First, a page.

Lamb larynx model for training in endoscopic and CO2 laser-assisted surgeries for benign laryngotracheal obstructions
With adequate indication and meticulous execution, endoscopic procedures can efficiently treat a subset of adult and pediatric benign laryngotracheal stenosis and obstructions, but these procedures are precise and very demanding. The difference between a successful and a failed surgery, with potentially debilitating side effects, resides in small details. The learning curve is long and very few centers worldwide have a sufficient case load making adequate training difficult. While indications and concepts of endoscopic procedures can be learned in books and by observing trained colleagues, the dexterity and the precise realization need to be practiced, ideally not initially on patients.
We describe here the lamb model system for the initial training in such procedures. We provide a step-by-step guide for endoscopic approaches intended to treat pathologies such as laryngomalacia, bilateral vocal fold paralysis, posterior glottic stenosis, and laryngotracheal clefts.
The lamb model system does not pose ethical issues, and it is easy to obtain and to handle. It was used during an international training course for laryngotracheal stenosis by novice and advanced airway surgeons. It was unanimously judged as relevant and useful by the participants.
KeywordsLaryngotracheal stenosis Laser surgery Animal model
The authors would like to thank Dr. Andrea Ricci-Maccarini, ENT Department, Bufalini Hospital, and Mr Luigi Biffero—Cesena, Italy for providing the laryngeal holders. The authors also would like to thank Lasermed SA for providing, free of charge, laser units, laser fibers and smoke evacuators, Leica Microsystems for providing, free of charge, the microscope units, Anklin AG for providing, free of charge, surgical instruments, and Ethicon Switzerland for providing, free of charge, and suture material. The authors also would like to thank Marion Brun for illustration and video editing, and Sylvie Bakhouy-Perret and Giuseppe Andreoli for skilled technical assistance. Finally, the authors would like to thank Dr. G. Armas, Dr. V. Kokje, and Dr. P. Guilcher for excellent organizational and technical assistance.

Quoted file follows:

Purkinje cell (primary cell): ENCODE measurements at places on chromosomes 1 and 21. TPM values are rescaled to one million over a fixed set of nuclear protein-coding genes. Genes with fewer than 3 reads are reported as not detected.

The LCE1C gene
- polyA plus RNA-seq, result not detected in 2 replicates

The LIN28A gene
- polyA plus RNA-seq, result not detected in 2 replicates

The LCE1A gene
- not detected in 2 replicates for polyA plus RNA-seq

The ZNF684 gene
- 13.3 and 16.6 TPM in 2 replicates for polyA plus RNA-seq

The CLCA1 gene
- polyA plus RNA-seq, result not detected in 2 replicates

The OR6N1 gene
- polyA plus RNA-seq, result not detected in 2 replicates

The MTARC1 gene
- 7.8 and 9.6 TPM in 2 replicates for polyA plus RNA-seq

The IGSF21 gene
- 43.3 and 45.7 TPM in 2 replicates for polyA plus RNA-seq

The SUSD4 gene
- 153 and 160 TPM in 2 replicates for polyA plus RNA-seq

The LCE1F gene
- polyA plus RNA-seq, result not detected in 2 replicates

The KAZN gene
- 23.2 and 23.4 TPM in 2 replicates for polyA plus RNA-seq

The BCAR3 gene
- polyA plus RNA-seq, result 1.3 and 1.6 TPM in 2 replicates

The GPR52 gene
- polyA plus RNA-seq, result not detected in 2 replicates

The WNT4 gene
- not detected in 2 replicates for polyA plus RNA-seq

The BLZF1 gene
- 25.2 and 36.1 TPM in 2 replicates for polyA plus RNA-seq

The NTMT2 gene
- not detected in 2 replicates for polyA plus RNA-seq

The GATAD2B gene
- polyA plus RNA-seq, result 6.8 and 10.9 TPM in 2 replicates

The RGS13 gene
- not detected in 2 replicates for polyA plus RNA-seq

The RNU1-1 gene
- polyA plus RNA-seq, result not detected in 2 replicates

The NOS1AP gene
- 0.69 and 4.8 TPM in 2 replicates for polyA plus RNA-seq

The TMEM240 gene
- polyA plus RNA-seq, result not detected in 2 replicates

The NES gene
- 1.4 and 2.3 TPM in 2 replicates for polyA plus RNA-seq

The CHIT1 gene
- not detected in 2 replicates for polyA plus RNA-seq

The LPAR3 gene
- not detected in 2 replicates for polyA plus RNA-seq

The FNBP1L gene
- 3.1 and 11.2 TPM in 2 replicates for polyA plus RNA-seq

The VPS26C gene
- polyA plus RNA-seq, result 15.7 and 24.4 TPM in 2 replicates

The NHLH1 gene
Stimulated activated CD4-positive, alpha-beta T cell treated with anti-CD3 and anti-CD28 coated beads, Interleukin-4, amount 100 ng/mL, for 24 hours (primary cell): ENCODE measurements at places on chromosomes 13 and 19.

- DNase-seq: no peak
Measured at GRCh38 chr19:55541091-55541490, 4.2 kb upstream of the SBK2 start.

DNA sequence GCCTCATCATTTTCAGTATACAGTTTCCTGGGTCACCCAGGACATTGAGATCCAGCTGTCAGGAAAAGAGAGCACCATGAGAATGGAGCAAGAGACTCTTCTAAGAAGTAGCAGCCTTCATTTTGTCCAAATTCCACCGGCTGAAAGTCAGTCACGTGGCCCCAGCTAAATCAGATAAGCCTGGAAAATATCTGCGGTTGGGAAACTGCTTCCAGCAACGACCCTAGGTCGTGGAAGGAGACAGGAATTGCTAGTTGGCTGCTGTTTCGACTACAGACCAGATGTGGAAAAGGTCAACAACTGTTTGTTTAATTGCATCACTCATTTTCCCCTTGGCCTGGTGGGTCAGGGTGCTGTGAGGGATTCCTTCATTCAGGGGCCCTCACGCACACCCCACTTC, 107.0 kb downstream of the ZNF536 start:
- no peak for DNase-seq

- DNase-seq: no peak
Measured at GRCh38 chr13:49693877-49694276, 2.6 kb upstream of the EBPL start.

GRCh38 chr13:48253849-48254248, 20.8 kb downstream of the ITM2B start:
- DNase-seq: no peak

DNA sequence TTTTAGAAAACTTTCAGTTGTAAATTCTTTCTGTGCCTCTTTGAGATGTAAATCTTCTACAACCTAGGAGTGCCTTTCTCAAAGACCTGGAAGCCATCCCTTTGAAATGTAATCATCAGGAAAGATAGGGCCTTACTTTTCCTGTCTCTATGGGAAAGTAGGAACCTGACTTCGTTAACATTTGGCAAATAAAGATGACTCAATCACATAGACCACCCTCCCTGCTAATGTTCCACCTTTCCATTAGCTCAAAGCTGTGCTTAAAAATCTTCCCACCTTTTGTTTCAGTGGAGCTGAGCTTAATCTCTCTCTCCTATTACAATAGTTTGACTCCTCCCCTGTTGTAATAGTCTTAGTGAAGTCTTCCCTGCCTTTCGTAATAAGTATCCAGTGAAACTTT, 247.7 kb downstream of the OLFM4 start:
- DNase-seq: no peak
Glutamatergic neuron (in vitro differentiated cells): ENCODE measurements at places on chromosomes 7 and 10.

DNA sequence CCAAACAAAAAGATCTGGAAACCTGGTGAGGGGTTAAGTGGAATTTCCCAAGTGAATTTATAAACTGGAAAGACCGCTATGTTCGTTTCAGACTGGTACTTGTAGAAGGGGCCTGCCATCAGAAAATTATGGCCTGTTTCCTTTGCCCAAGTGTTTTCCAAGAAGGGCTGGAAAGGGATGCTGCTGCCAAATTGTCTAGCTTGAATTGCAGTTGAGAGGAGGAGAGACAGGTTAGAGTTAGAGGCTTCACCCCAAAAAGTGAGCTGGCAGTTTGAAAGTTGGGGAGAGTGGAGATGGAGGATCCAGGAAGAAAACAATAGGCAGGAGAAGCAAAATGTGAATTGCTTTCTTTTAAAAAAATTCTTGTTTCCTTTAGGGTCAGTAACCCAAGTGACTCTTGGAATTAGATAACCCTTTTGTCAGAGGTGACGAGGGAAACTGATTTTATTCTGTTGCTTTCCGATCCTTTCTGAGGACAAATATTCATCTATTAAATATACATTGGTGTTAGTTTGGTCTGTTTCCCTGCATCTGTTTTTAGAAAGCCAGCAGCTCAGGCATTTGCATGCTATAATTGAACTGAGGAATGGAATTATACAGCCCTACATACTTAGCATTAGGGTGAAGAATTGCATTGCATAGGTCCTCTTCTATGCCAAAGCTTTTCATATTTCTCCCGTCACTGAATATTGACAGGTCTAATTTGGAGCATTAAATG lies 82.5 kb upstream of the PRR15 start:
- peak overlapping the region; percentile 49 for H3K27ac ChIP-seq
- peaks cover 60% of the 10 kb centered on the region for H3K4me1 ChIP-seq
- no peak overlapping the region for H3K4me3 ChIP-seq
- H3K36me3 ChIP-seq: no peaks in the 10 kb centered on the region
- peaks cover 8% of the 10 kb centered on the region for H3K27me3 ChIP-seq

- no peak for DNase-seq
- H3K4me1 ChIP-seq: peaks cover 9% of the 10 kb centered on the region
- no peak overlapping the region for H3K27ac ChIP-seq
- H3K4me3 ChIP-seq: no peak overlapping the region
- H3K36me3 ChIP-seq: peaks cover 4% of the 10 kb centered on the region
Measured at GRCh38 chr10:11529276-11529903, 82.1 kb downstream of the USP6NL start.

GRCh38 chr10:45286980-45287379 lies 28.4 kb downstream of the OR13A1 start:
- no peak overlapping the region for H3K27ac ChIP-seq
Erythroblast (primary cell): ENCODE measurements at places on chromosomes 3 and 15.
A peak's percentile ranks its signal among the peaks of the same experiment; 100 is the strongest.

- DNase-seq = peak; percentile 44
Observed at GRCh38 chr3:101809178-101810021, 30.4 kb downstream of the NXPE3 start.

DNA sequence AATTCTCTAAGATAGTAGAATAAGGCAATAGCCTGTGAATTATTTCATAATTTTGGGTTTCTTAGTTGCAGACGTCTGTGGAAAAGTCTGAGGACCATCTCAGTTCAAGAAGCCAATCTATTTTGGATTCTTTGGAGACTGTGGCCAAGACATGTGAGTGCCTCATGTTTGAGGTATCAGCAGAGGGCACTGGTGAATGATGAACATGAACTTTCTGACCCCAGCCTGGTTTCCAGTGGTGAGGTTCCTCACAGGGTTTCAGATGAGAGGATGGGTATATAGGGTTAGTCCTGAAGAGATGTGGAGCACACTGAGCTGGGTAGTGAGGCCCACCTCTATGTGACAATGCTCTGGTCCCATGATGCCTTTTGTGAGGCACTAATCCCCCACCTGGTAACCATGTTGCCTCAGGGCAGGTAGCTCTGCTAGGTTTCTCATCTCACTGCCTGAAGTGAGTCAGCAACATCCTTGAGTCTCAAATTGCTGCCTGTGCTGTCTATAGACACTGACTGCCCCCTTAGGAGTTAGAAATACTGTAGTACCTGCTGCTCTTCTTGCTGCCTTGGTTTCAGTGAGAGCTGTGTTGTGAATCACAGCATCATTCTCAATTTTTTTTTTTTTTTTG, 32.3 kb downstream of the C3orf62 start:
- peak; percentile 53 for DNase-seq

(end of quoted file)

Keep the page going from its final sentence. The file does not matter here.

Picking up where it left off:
All costs were covered by the Airway Sector of the Department of Otolaryngology, Head and Neck Surgery, University Hospital of Lausanne (CHUV).
Compliance with ethical standards
All permissions were obtained from institutional review board and local veterinarian authorities.
Conflict of interest
The authors have no conflicts of interest to disclose.
Video 1: Supraglottoplasty. Edited video showing the steps of right side type II supraglottoplasty (AVI 390096 KB)
Video 2: Epiglottopexy. Edited video showing the steps of endoscopic epiglottopexy (AVI 202439 KB)
Video 3: Cricoid split. Edited video showing the steps of posterior cricoid split, anterior cricoid split, balloon dilatation and posterior graft interposition (AVI 75373 KB)
Video 4: Arytenoidectomy. Edited video showing the steps of laser-assisted subtotal mucosa saving arytenoidectomy (AVI 103280 KB)
Video 5: Endoscopic vocal cord lateropexy. Edited video showing the steps of endoscopic lateropexy (AVI 20329 KB)
Video 6: Closure of a laryngotracheal cleft. Edited video showing the steps of the endoscopic closure of a simulated type I laryngotracheal cleft (AVI 188255 KB)